Silica is Skin Food

Silica cares for the skin in a unique way. It not only increases the function of the immune system, thereby contributing to overall health, it strengthens the elasticity of skin, protecting it against chemical pollution and all kinds of negative influences. It restores skin vitality from within to without and without to within.

Skin is absorptive. This means it will absorb what you put on it. The reason skin can hold water is due to large sugars, similar to the those found in cartilage (mucopolysaccharides), that combine with protein and form a network of protection. This water-holding ability is helped by the presence of silicon.

Research has shown that ingestion of silica has therapeutic results for all forms of acne. Externally it is effective for ache also, as well as for itching, rashes, abcesses, boils, warts, eczema and benign skin sores of all kinds.

Ingest one tablespoon of silica gel as a daily supplement to support connective tissue, strengthen the immune system, assist in the function of the gastrointestinal tract and promote skin health. As a bonus you increase the health and vitality of hair and nails also.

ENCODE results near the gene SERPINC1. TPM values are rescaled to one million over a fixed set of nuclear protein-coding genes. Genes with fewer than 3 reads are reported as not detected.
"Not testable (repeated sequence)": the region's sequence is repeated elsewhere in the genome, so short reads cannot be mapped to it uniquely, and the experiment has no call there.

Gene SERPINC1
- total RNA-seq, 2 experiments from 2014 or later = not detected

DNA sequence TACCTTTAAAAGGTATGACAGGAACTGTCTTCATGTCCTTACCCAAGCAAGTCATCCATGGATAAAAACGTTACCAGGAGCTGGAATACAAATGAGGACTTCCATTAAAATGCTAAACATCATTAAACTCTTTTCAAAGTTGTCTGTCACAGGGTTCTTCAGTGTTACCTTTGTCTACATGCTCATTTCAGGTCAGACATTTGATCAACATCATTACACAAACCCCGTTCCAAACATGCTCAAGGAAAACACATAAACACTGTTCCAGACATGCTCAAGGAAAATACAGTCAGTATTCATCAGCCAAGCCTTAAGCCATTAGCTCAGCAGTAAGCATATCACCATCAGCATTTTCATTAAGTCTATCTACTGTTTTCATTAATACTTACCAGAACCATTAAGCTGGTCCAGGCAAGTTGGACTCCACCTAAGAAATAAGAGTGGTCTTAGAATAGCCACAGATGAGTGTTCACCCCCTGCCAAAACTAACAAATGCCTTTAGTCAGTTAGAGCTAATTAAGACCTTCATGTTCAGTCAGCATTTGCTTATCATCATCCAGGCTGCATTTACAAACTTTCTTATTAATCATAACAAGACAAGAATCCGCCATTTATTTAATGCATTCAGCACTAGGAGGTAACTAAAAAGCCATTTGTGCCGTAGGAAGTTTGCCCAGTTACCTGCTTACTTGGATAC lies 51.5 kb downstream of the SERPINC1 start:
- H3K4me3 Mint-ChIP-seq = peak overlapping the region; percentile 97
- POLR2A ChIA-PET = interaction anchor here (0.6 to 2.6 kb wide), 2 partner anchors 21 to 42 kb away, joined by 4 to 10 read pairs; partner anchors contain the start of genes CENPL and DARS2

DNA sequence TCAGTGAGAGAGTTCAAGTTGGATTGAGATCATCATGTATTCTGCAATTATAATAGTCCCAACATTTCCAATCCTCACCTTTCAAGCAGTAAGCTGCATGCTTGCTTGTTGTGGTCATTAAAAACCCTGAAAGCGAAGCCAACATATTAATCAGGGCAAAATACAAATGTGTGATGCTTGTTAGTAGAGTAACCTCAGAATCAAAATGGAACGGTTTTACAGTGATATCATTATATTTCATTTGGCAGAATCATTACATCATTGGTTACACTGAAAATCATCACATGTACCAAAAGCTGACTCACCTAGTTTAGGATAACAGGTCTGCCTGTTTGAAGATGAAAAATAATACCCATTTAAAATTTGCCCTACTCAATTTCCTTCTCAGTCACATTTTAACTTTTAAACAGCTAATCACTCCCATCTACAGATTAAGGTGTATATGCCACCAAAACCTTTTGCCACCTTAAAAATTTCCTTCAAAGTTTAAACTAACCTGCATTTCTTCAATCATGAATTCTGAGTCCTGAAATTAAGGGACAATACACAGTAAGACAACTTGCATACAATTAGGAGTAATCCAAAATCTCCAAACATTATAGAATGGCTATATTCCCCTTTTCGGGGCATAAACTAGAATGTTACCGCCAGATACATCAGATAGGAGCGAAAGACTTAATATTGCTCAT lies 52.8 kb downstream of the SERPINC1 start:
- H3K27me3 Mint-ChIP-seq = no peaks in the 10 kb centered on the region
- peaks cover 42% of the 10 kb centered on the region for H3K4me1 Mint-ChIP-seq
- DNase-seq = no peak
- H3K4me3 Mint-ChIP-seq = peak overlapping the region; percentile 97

Silica is called "nature's building block." Without it all life processes would slow down their metabolism and protein synthesis would grind to a halt. Fat metabolism would increase. Cells would fatten.

Silica predominates in youngsters in a finely dispersed colloidal form and contributes to their bounce and flexibility, but it is stored mostly in the hair and nails of older people. That's why there is an ongoing need for support of silica metabolism as you age.

Dr. Ronald G. Reichert practices in Vancouver, BC. He will be speaking at alive's Healthy Living Expo September 18th and 19th, 1993.

Recommended reading:

Silica -- The Amazing Gel, by Klaus Kaufmann (sc)

Colon Health, by Norman Walker (sc) 126 pp $8.95

Fats & Oils, by Udo Erasmus (sc) 363 pp $17.95 Super Healthy Hair, Skin and Nails, by Stella Weller (sc) 176 pp $9.95 Available at your health food store or from alive Books Box 80055 Burnaby BC V5H 3X1. Add $3.00 for p&h and 7% GST.


By Ronald G. Reichert